As a representative for Food for Afrika, Ronelle Louwrens recently embarked on a journey to Corteva Agriscience’s first combined crop protection and seed research laboratory at the new Research and Development (R&D) Centre in Eschbach, Germany. She gives insight into her experience at this state-of-the-art agricultural research facility and what it means for farmers around the world. The crucial role plant breeding will play in the future especially struck a chord with her.
The uncharacteristic heat and dry circumstances lend a peculiar twist to my experience as an African finding respite from the sun under an umbrella on European soil. It served as a poignant reminder of the impact of climate change, which knows no country borders and casts its shadow upon the agricultural industry, serving as its unwavering adversary on the frontline.
Strategically located at the borders of France, Germany, and Switzerland, the centre serves as a key research and development location for the entire EMEA Region. It is fully incorporated into Corteva’s global lab network and is complementary to other laboratories like the one in Centurion, South Africa, serving the African continent.
The next five years will be crucial
According to Dr Andreas Huber, Corteva Agriscience field sciences leader at the facility, crop protection over the next five years will be critical for food security in a world grappling with a burgeoning population, diminishing yields per unit of land, and mounting challenges posed by escalating temperatures, capricious weather patterns, and dwindling arable spaces.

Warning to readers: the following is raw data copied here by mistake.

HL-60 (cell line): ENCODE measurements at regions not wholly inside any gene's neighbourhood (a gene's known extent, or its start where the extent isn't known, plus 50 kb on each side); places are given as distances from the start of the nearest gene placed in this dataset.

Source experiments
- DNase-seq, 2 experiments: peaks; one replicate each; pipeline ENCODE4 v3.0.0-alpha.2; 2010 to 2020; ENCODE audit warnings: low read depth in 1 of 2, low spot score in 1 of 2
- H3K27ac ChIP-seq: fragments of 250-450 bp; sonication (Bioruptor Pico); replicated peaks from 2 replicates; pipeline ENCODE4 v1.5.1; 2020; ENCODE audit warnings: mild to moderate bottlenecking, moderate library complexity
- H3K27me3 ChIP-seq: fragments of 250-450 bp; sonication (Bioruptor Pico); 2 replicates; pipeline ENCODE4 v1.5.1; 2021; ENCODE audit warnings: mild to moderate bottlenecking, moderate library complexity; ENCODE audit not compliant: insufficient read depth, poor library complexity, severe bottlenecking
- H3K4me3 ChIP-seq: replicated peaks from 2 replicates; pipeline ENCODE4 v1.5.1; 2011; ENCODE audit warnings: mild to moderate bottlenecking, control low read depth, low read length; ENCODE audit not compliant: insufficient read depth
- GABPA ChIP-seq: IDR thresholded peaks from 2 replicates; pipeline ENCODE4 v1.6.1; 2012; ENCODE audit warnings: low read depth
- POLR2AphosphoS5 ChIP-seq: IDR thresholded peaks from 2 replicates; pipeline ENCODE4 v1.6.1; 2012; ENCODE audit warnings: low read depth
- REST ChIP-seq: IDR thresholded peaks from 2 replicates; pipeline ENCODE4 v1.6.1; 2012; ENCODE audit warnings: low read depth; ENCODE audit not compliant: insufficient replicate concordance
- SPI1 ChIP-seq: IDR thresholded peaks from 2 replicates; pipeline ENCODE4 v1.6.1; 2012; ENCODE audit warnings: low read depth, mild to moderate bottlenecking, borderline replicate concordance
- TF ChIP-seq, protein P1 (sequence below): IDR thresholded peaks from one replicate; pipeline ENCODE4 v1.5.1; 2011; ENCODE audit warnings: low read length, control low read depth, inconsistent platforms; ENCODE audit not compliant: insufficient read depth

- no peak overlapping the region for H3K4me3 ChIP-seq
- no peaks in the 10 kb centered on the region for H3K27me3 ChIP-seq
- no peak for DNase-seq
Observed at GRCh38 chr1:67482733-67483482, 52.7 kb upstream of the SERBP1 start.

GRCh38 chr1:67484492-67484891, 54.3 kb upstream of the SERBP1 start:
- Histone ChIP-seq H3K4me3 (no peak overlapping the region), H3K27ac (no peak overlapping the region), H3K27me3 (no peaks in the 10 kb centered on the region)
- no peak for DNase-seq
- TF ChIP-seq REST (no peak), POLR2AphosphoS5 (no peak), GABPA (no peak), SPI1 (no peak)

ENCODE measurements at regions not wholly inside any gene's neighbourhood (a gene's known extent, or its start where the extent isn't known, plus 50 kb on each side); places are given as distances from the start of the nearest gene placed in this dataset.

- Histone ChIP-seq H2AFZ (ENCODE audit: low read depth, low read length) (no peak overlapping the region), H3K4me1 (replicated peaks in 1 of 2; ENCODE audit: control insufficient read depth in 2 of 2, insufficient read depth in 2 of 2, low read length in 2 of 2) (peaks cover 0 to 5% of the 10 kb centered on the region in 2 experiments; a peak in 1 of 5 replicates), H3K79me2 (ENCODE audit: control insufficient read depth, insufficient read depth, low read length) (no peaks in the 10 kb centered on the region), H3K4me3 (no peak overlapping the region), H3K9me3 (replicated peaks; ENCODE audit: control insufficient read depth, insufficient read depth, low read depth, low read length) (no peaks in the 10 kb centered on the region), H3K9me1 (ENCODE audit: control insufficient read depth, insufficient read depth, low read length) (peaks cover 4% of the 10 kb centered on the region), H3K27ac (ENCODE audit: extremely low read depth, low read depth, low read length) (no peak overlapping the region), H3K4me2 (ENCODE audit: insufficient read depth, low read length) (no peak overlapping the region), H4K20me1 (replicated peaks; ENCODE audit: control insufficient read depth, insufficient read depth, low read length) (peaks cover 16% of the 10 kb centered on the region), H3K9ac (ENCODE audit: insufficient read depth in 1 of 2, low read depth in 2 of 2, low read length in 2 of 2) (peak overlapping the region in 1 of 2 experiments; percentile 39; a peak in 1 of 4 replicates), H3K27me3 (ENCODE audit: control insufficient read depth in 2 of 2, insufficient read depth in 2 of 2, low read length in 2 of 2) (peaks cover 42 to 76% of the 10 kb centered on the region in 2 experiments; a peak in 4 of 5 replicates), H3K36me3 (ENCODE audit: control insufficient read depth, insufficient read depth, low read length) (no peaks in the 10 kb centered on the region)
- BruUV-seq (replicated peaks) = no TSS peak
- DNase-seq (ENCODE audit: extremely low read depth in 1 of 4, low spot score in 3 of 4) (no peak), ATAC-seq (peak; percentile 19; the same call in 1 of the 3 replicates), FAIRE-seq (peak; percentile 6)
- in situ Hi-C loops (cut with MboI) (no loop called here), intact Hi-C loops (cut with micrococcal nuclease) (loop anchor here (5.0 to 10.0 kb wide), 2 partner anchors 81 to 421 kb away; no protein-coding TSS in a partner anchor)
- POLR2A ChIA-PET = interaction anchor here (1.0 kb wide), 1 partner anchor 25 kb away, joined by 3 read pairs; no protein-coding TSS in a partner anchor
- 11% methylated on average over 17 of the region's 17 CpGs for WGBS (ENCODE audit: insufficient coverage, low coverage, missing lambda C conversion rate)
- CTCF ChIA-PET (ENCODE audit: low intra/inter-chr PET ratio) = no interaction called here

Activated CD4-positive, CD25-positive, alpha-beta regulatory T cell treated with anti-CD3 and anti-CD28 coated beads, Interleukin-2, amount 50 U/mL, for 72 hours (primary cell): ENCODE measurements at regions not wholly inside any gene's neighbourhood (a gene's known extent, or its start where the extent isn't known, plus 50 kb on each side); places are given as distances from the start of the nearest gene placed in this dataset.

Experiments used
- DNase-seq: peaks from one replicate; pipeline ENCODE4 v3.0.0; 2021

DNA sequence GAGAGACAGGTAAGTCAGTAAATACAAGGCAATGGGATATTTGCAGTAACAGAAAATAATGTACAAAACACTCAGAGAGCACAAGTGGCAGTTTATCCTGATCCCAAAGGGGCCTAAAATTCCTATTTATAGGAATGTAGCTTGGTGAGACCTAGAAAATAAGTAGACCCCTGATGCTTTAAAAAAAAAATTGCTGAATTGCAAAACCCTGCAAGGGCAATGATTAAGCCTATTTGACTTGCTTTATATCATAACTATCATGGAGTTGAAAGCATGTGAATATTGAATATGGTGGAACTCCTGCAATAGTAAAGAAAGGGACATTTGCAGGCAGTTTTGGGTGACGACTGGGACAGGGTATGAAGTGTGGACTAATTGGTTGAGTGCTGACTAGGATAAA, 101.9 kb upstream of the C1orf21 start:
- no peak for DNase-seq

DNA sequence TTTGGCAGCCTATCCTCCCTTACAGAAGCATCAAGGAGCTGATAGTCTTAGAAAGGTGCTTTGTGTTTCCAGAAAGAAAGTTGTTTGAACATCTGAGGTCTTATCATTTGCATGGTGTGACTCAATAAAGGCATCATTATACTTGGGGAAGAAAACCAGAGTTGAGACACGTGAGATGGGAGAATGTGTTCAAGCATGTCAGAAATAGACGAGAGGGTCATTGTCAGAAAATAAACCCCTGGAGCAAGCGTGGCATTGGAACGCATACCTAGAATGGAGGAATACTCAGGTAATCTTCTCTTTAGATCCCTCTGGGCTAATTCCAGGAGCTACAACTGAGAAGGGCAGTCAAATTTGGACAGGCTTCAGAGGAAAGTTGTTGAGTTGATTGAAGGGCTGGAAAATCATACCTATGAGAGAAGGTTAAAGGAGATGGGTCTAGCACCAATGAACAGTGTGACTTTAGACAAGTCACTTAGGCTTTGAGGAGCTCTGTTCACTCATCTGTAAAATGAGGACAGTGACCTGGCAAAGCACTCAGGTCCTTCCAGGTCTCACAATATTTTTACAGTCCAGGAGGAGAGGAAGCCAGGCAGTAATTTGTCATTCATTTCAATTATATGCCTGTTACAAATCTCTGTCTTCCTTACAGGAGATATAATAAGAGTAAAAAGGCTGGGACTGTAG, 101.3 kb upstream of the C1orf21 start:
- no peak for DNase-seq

Farmers find themselves in need of new tools to maximise productivity and fortify their resilience while safeguarding the precious tapestry of biodiversity.
He explained that the mission of the centre is to propel agriculture forward through sustainable innovation. The consolidated research centre combines three areas: seed product development, molecular biology and crop protection. As we moved between the buildings, we were shown the different cutting-edge plant breeding techniques and field studies.
Fascinating crop innovations
Dr Frank Röber, plant breeding technology leader at Corteva Agriscience, took us through the latest plant breeding techniques. One of the most impressive is the extensive data bank of DNA markers holding decades of plant genetic information. They focus on breeding more resilient varieties while abiding by strict sustainable guidelines and goals of the UN Green Deal.
The pursuit of agricultural improvement encompasses a range of strategies aimed at enhancing crops for a sustainable future. This involves developing disease-resistant varieties, devising methods to control parasitic plants, improving overall crop quality, cultivating stronger root systems, and exploring novel cropping systems that prioritise quality over quantity.
Braving the 37 degrees Celsius heat, we had a look at the practical application in the fields of wheat and maize, among others. The ground team use drones to collect growth data and test the work done by the plant breeders. While in the field one of the team members produced a sugar beet which I thoroughly enjoyed and is not nearly as sweet as the raw sugarcane I am used to.
Sign up for Mzansi Today: Your daily take on the news and happenings from the agriculture value chain.